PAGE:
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- ASIC disqualifies SMSF auditors as 40,000 breaches involving SMSFs reported
- APRA issues directions to NESS around additional board member
- NGS Super sets 2025 carbon reduction goal
- AustralianSuper to boost investment in private equity
- Cbus to reduce weekly admin fee
- ATO owed billions in unpaid Superannuation Guarantee Charge from employers
- Actuaries Institute paper offers guidance for retirement income covenant
ASIC disqualifies SMSF auditors as 40,000 breaches involving SMSFs reported
The Australian Securities and Investments Commission (ASIC) has deregistered 12 self-managed superannuation fund (SMSF) auditors and imposed additional conditions on the registration of an extra seven.
Of the 12 deregistrations, seven were accepted voluntarily. The actions against the 19 is also in addition to the 18 auditors ASIC acted against because of their involvement in reciprocal audit arrangements in March.
“SMSF auditors play a fundamental role in promoting confidence and instilling trust in the SMSF sector, so it is crucial that they adhere to ethical and auditing standards. ASIC will continue to take action where the conduct of SMSF auditors is inadequate and fails to meet the requisite standards,” ASIC Commissioner Sean Hughes said.
The ASIC actions followed breaches of: auditing and assurance standards, independence requirements, and registration conditions. ASIC may have also been concerned the individual was not a fit and proper person to remain registered.
There has also been a near 10% increase in auditor contravention reports (ACRs) reported by approved SMSF auditors over the 12 months to end June 2021. Last financial year ACRs were lodged for 13,900 SMSFs, reporting 40,200 contraventions. The ATO says that 45% of all contraventions were reported as rectified.
The most commonly reported contraventions were loans or financial assistance to members at 20%, while in-house assets and separation of assets constituted 17% and 13% of contraventions respectively.
APRA issues directions to NESS around additional board member
The Australian Prudential Regulation Authority (APRA) has issued directions to the trustee of NESS Super that will enable the appointment of a second independent director. The addition of another independent director will result in an equal composition of employee, employer and independent directors on a six-person board.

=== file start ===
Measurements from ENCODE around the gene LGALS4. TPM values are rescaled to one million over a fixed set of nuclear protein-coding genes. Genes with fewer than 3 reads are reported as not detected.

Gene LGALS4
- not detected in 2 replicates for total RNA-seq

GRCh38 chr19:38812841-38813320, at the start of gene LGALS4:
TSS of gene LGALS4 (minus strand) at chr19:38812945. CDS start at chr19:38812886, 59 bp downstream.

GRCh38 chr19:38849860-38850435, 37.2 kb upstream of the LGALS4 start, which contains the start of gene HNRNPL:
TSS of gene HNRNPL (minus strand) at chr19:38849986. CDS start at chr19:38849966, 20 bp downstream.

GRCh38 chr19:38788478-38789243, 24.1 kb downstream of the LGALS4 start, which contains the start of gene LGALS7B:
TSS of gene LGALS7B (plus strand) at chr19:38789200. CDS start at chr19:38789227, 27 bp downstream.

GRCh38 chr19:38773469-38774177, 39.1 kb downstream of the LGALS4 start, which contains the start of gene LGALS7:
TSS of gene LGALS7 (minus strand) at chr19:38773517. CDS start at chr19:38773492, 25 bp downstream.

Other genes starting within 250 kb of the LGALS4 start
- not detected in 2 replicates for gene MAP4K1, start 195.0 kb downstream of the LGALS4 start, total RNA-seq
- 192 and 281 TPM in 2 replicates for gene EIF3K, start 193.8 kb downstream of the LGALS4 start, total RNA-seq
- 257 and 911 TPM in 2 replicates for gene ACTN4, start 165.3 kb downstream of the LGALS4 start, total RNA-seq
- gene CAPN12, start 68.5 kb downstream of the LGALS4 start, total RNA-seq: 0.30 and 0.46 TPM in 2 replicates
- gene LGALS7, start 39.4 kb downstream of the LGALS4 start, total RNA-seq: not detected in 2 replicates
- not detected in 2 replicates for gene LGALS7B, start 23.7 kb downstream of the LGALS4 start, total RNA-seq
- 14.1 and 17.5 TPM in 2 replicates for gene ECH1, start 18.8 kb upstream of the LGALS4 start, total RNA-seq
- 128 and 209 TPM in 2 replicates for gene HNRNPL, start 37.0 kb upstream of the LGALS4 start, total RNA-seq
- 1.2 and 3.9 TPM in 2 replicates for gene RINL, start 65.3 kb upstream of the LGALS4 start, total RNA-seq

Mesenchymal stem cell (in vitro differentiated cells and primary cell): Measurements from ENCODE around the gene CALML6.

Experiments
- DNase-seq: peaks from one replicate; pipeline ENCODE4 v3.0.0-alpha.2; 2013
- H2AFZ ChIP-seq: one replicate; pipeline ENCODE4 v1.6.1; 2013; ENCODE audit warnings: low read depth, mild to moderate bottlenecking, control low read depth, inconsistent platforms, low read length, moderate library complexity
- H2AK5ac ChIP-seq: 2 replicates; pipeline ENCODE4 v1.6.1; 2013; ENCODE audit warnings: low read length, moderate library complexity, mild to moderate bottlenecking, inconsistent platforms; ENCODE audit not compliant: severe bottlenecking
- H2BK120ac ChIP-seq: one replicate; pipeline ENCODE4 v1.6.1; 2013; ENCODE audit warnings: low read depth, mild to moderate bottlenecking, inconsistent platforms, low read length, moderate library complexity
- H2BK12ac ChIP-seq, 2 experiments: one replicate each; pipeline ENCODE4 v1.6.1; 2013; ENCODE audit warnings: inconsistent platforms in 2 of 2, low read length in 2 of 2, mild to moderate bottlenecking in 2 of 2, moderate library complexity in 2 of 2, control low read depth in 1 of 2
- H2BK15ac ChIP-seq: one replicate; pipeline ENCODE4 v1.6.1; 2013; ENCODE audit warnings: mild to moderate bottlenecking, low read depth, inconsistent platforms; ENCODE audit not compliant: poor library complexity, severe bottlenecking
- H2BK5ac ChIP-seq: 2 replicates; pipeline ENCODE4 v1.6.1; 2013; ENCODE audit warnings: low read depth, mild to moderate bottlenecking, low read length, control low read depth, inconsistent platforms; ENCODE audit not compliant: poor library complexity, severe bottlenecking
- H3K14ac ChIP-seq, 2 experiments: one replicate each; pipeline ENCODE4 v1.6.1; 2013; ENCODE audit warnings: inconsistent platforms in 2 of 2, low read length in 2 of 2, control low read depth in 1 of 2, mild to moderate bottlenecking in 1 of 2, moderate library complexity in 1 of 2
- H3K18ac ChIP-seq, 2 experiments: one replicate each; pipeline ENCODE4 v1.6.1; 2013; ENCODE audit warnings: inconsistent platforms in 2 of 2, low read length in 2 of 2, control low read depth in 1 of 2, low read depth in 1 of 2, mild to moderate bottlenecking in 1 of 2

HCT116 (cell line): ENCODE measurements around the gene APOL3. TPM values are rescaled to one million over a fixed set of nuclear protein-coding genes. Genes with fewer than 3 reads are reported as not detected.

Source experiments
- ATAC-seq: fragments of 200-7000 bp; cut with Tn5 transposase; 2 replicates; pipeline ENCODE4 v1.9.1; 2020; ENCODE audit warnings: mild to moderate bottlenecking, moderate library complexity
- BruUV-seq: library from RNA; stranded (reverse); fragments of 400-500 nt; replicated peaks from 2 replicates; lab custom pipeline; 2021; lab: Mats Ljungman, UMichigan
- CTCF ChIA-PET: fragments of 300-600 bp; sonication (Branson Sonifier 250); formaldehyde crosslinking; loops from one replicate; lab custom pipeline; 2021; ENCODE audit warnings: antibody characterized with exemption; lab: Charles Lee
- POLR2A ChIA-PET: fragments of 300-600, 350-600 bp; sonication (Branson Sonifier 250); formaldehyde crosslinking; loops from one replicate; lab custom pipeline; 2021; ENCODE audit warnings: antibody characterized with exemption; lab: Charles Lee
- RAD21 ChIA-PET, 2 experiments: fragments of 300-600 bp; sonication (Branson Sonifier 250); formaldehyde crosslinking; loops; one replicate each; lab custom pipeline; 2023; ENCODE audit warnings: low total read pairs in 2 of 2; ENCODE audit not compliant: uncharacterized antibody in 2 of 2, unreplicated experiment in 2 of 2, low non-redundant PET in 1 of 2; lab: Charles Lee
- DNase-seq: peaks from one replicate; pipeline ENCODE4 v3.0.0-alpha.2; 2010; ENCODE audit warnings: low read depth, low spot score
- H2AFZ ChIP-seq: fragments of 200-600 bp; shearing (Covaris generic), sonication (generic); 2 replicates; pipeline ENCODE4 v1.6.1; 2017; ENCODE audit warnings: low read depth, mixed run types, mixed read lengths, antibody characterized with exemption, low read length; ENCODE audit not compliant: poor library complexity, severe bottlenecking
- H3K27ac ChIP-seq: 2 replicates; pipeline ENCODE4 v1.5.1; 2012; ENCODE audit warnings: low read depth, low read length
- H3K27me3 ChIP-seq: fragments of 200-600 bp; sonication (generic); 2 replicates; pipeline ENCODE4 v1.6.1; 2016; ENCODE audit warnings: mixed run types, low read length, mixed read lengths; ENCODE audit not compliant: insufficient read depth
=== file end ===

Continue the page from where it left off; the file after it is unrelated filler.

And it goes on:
The APRA directions will ensure that NESS makes the necessary amendments to its constitution to enable the appointment of the additional director. APRA said the directions are designed to improve the fund’s governance and ensure the board’s structure put it in a better position to deliver improved outcomes to NESS members.
The directions follow reviews by both APRA and an independent review by NESS.
APRA’s executive director of superannuation, Suzanne Smith, said the NESS board was working cooperatively with APRA.
“The promotion of strong and effective governance is fundamental to a robust superannuation industry and achieving good member outcomes. APRA will intervene to ensure that board structures appropriately address member interests and, where required, will give directions to drive the desired outcomes,” she said.
NGS Super sets 2025 carbon reduction goal
The education and community service super fund NGS Super has set an interim target of 35% reduction in carbon in its investment portfolio by 2025. The $13 billion super fund already has a 2030 target for carbon neutrality.
The announcement follows work over the past 12 months, which has confirmed both targets are achievable.
“If we wanted to decarbonise the portfolio tomorrow, we could, but it would come at a significant cost to our members’ investment performance and the retirement savings of our members,” NGS Super chief investment officer Ben Squires said.
“Our plan for decarbonisation from now until 2025, and then on until 2030, includes engagement, divestment and investing in carbon-positive investments. We have committed to making no new investments in assets that, in our view, cannot transition to the low-carbon economy.”
Last year NGS Super was the first super fund to invest in Australian Unity’s Green Bond Fund with a $5 million investment.